26 June: Botswana is estimated to require a total of P40 billion (18.6% of 2018 GDP in Botswana, or USD 3.5 billion) over the next two and a half years to revive its COVID-19-hit economy and to cover its expected budget deficits.

22 October: The expected deficit for the remainder of the Development Plan in Bostwana, which ends in 2023, sit at P13.6 billion (USD1.19 billion or 6.39% of GDP).
Official COVID-19 links
https://cms1.gov.bw/

Government health expenditure p/capita (PPP USD) (2017)
521
Government health expenditure of government expenditure (2017)
9,15%
Out-of-pocket expenditure of total health expenditure (2017)
5,25%
External health expenditure of health expenditure (2017)
9,15%

Domestic and external financing
On 31 March President Masisi announced that an economic stimulus package is being developed to buffer the impact of COVID-19.

Cabinet members have pledged 10% of their salaries to the relief fund for a period of six months. The amount comes up to about USD 14 000 per month and USD 84 000 over the six-month period.

Judges of the High Court, and Justices of the Court of Appeal have unanimously agreed to contribute 5% of their basic salary towards the Relief Fund.

1 May: The United States government has contributed P56 million pula (USD 4.65 million, or 0.03% of GDP) to Botswana's COVID-19 pandemic response.

8 June: The UNDP is to expand the flagship programme, the "Business Supplier development Programme" (SDP), by providing additional assistance to SME suppliers.

1 July: Botswana may need to approach the International Monetary Fund (IMF) and the World Bank to help with funding to deal with the consequences of the COVID-19 outbreak, according to the Finance and Economic Development Minister.

22 October: Botswana had approached the World Bank for budgetary suport after the COVID-19 crisis dented state revenues. No quantum is in place yet but ideally authorities are hoping to get about 50% of the expected P13.6 billion (USD1.19 billion or 6.39% of GDP). This amount will cover the deficit for the remainder of the development plan which ends in 2023. Botswana's parliament in September approved a P14.5 billion (USD1.3 billion or 6.98% of GDP) economic recovery plan, which would be funded through a combination of local borrowing and external sources.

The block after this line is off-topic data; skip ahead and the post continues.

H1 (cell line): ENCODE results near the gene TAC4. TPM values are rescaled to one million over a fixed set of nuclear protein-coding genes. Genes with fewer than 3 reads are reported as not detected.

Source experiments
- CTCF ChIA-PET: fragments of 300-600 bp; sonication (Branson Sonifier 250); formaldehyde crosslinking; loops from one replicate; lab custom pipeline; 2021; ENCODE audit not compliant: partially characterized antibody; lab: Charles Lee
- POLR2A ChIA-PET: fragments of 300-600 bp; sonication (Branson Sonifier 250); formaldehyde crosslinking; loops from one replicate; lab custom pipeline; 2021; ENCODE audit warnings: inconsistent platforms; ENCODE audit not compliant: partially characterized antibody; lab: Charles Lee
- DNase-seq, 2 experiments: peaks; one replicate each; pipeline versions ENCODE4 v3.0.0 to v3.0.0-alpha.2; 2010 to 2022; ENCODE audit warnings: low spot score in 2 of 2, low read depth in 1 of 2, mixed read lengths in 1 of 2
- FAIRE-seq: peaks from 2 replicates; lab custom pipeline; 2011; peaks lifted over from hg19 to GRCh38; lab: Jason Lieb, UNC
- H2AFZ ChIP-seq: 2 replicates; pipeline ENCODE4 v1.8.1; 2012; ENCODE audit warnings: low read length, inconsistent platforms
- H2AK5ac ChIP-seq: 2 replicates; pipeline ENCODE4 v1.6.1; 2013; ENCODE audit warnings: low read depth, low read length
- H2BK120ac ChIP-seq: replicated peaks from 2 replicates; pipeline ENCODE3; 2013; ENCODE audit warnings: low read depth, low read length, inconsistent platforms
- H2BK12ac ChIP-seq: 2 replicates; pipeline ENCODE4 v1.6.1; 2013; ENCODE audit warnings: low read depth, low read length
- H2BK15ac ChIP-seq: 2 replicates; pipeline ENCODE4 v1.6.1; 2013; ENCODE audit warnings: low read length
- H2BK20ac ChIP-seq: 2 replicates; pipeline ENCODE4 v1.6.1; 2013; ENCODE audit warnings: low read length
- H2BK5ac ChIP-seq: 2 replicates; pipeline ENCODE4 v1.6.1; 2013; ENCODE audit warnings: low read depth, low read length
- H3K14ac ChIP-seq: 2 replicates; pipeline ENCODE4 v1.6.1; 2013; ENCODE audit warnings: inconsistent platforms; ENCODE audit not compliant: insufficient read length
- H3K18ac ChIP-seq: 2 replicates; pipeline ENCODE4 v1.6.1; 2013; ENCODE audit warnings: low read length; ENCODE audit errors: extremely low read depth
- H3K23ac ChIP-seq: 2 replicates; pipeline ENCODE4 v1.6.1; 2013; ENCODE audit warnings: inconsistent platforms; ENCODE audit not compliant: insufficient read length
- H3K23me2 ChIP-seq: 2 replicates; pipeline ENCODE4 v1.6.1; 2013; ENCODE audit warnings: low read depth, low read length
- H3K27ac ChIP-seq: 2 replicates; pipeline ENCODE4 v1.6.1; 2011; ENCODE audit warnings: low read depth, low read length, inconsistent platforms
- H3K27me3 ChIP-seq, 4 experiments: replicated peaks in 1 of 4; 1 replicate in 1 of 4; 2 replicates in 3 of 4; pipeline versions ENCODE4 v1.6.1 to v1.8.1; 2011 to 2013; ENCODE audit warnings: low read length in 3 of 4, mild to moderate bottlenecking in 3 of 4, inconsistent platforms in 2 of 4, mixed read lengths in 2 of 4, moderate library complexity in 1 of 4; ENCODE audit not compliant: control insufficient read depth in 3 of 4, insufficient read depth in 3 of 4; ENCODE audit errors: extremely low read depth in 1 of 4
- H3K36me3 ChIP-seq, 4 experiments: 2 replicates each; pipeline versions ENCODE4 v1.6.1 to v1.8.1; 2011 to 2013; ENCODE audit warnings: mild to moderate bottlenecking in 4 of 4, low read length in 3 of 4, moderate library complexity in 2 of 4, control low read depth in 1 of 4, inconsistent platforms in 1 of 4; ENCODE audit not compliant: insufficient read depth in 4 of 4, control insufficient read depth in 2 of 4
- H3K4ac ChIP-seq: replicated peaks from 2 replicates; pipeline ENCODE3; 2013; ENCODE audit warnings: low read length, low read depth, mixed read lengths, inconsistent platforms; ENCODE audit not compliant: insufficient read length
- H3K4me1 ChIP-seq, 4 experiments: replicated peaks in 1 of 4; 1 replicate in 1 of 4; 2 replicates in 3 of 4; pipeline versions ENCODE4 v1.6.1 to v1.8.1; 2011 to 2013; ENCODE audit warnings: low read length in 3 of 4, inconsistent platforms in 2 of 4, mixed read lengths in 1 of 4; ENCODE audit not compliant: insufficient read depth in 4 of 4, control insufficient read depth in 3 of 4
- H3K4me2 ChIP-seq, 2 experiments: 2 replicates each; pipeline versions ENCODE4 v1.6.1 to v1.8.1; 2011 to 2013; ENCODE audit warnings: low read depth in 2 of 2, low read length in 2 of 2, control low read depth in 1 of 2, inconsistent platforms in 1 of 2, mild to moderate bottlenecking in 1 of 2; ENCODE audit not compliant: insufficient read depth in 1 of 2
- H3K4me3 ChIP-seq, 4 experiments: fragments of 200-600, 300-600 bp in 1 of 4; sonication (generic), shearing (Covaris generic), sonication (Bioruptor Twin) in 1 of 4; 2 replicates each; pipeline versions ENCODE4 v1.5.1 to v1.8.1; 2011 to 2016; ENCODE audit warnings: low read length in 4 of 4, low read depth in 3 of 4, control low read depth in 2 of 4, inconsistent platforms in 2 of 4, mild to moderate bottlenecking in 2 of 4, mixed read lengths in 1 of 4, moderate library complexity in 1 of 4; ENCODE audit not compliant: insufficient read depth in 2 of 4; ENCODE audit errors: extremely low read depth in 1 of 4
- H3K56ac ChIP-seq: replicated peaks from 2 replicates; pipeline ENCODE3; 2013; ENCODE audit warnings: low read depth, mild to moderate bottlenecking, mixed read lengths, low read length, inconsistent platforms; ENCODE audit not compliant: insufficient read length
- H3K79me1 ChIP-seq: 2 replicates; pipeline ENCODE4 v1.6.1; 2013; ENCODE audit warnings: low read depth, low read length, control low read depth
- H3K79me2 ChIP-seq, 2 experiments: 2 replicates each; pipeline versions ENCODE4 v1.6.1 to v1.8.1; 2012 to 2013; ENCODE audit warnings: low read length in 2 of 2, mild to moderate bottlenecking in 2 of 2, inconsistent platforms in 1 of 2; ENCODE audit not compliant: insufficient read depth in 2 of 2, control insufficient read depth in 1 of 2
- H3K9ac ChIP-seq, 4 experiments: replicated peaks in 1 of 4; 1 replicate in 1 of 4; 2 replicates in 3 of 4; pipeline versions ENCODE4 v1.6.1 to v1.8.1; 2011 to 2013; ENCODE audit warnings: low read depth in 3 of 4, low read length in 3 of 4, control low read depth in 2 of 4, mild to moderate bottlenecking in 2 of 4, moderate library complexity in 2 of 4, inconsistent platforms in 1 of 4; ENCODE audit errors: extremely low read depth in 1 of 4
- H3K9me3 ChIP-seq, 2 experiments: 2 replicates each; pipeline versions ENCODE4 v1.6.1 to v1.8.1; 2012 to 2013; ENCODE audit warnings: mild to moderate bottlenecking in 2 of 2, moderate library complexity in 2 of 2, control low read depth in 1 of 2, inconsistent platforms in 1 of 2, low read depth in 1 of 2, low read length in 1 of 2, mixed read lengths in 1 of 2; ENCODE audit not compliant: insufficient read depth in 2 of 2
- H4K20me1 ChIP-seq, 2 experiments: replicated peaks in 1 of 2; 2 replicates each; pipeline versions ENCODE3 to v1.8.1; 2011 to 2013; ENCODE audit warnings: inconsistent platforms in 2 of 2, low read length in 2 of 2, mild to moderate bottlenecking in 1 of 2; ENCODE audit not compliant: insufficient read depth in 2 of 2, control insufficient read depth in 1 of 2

3 November: Germany donated USD 5.7 million to Botswana as a means to assist the country in combating the impacts of the COVID-19 pandemic.

16 September: Botswana’s parliament has approved a government request to double its domestic borrowing programme to P30 billion (USD2.6 billion or 14% of GDP) to fund its budget deficit and economic stimulus.

5 November: Parliment has approved the mid-term review of NDP 11, including a P15 billion (USD 1.35 billion or 7.25% of GDP) stimulus to support economic recovery and to facilitate structural transformation. The bond issuance programme started at a ceiling of P5 billion (USD451 million or 2.42% of GDP) in 2008 and was increased to P15 billion (USD 1.35 billion or 7.25% of GDP) in 2011, a threshold which was reached in June this year
Monetary and macrofinancial measures
The Bank of Botswana has received commitments from commercial banks to reduce charges for digital transactions by at least 25%. In addition, limits on mobile money transactions have been raised.

The prudential capital adequacy ratio for banks operating in Botswana has been reduced from 15 to 12.5%

Banks and nonbank offerors of credit have agreed to offer loan restructuring (including for mortgages and vehicles) and payment holidays for affected sectors as of end of April 2020.

On April 30, the Monetary Policy Committee of the Bank of Botswana announced that it would reduce the bank rate by 0.5%, from 4.75% to 4.25%. It also reduced its reserve rate from 5% to 2.5% in order to improve liquidity.

30 April: The Bank of Botswana introduced a new annual downward rate of crawl from 1.51% to 2.87%, effective 1 May 2020, which together with the bank rate reduction will contribute to further easing of rel money of real monetary conditions.